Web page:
BACKGROUND: Intensive glycaemic control can reduce the risk of microvascular complications in people with type 2 diabetes. AIM: To examine the extent of monitoring and glycaemic control of patients with type 2 diabetes prescribed oral agents and/or insulin, and to investigate transition to insulin. DESIGN OF STUDY: Retrospective cohort study. SETTING: A total of 154 general practices in the UK contributing to the DIN-LINK database between 1995 and 2005. METHOD: People with type 2 diabetes were identified using Read codes and prescribing data. Outcome measures were: glycaemic monitoring and control on multiple oral agents and/or insulin, and transition to insulin. RESULTS: A total of 14 824 people with type 2 diabetes were prescribed multiple oral agents concurrently, of whom 5064 (34.16%) had haemoglobin A(1c) (HbA(1c)) assessments 6 months before and following initiation of their last oral therapy. Mean HbA(1c) before therapy was 9.07%, which dropped to 8.16% following therapy (mean difference 0.91%, 95% confidence interval [CI] = 0.86 to 0.95, P or =7.5%. CONCLUSION: Many people with type 2 diabetes received inadequate monitoring and had poor glycaemic control. Intensive management is required to reduce the risk of microvascular complications.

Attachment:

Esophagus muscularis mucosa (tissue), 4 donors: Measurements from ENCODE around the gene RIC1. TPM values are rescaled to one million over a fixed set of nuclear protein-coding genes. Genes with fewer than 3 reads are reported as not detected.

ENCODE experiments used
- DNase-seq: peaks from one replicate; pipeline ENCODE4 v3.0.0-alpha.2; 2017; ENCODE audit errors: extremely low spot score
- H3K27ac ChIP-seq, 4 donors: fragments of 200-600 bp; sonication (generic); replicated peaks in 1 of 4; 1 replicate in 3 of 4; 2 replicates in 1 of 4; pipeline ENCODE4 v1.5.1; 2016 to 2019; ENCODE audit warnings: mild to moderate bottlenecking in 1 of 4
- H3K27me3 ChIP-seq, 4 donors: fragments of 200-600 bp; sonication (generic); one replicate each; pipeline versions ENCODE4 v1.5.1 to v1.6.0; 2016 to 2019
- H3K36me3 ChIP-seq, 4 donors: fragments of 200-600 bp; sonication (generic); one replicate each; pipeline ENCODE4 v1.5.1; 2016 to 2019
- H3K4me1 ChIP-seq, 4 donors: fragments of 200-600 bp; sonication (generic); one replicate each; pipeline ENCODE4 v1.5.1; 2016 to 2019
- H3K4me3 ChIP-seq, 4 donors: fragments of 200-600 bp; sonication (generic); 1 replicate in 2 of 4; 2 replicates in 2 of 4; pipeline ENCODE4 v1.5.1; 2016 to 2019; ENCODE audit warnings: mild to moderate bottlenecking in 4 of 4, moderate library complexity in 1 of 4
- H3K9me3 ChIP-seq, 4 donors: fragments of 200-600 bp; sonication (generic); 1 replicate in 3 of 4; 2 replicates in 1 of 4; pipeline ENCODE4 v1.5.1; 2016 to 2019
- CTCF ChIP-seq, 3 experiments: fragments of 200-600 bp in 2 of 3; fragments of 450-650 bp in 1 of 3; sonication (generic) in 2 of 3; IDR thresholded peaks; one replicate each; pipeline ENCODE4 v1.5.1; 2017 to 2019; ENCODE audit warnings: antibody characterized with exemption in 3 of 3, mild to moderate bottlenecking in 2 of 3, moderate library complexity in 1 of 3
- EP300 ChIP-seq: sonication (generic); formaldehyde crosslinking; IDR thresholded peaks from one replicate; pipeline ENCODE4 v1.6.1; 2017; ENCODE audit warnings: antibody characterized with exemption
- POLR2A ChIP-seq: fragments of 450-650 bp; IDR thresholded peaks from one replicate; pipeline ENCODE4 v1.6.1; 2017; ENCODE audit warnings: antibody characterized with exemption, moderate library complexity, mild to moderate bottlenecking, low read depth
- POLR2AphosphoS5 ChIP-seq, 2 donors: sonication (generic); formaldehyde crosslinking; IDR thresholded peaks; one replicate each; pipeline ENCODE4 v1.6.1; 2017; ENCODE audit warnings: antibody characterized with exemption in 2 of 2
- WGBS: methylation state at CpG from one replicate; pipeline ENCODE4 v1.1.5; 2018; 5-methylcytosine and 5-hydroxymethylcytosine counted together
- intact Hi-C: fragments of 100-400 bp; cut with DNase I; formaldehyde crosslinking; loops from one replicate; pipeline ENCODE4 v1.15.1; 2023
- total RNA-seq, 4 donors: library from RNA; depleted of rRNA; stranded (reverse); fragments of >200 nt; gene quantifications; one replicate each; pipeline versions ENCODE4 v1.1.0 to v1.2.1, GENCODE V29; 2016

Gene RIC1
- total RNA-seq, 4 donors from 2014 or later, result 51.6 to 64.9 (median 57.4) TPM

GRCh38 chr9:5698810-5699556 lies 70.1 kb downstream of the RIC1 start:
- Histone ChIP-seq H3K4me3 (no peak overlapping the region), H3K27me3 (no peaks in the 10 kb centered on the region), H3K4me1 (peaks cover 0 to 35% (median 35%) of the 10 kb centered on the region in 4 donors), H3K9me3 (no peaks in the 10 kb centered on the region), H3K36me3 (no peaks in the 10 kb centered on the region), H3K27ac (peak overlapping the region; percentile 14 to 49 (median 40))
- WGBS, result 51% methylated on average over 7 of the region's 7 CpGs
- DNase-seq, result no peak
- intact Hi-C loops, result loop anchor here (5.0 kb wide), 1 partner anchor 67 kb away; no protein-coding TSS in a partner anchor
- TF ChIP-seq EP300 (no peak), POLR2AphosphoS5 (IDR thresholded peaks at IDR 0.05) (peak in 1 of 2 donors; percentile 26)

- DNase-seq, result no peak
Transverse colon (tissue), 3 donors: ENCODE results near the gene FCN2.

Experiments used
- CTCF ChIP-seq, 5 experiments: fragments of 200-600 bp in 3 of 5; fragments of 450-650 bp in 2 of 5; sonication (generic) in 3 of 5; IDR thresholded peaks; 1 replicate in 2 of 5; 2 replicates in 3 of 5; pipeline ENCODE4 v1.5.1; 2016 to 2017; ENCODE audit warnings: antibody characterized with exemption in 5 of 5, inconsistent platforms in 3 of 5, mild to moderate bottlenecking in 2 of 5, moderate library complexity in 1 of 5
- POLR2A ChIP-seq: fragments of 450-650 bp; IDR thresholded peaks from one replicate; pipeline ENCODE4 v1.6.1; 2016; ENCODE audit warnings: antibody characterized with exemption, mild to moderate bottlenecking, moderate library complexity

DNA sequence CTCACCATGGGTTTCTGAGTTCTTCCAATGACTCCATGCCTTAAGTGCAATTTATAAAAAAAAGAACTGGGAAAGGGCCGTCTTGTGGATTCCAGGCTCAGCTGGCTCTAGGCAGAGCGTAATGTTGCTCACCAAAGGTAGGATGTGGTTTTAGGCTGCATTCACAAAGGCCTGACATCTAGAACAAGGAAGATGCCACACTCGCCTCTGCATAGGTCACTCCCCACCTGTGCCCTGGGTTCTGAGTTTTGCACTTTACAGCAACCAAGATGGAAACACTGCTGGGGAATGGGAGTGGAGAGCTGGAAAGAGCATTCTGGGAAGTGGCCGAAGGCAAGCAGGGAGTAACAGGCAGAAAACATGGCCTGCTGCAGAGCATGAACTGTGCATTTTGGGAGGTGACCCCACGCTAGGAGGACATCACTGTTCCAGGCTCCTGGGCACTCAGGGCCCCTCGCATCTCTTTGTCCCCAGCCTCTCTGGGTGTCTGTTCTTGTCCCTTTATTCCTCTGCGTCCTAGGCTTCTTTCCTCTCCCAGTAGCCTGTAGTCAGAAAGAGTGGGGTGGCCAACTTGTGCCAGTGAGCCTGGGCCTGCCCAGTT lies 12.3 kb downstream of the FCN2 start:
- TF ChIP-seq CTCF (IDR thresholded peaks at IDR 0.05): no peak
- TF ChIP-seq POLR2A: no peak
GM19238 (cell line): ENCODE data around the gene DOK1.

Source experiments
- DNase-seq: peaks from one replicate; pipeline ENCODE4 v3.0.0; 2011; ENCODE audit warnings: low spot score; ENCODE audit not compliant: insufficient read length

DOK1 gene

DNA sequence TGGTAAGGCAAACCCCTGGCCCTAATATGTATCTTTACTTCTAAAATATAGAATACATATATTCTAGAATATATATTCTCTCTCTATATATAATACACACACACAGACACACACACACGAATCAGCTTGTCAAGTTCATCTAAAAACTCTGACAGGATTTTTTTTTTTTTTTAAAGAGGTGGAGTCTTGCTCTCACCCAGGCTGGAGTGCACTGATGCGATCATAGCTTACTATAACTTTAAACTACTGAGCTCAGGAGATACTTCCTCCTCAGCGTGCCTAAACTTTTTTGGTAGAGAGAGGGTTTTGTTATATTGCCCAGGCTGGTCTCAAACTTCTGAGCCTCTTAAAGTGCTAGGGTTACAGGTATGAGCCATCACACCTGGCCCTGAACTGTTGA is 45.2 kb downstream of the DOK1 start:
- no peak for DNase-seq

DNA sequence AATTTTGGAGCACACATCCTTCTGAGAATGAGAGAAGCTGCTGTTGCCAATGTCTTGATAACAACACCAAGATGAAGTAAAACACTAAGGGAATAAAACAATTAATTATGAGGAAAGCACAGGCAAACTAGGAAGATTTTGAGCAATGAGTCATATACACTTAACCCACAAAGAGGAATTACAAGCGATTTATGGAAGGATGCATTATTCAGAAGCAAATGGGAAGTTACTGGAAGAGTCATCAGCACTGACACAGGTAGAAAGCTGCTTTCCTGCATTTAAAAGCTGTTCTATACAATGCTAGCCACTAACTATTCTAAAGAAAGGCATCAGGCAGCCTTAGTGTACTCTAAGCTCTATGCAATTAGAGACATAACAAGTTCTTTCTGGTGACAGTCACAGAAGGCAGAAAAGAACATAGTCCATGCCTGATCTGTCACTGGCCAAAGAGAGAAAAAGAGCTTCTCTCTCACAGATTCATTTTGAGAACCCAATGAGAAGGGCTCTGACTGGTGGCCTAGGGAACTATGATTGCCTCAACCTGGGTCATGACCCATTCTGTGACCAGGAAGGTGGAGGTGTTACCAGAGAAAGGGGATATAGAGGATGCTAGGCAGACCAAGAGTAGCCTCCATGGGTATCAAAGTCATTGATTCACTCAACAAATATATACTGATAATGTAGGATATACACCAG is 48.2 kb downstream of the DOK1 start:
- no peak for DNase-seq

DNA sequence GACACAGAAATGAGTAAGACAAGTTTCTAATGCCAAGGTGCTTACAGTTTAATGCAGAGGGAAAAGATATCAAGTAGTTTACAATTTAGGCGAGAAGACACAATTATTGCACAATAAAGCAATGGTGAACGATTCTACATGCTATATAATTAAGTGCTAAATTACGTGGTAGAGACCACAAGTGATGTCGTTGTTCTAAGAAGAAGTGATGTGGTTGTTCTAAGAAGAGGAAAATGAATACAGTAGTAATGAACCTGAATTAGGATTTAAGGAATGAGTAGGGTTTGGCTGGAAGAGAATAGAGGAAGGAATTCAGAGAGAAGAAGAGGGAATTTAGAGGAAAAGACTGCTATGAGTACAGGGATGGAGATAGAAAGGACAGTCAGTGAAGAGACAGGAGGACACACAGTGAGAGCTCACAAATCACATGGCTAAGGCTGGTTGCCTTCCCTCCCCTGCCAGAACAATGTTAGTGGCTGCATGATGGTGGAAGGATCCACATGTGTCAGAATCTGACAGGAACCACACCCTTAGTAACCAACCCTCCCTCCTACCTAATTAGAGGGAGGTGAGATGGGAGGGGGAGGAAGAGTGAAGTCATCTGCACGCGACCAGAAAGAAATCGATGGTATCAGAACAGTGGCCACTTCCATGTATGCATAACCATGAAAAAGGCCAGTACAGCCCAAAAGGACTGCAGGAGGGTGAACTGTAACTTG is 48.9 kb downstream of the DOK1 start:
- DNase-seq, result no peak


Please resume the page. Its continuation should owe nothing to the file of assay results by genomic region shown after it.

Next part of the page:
|Number of pages||6|
|Journal||British Journal of General Practice|
|Publication status||Published - 1 Jul 2007|
- diabetes mellitus
- primary health care
- drug therapy
- type 2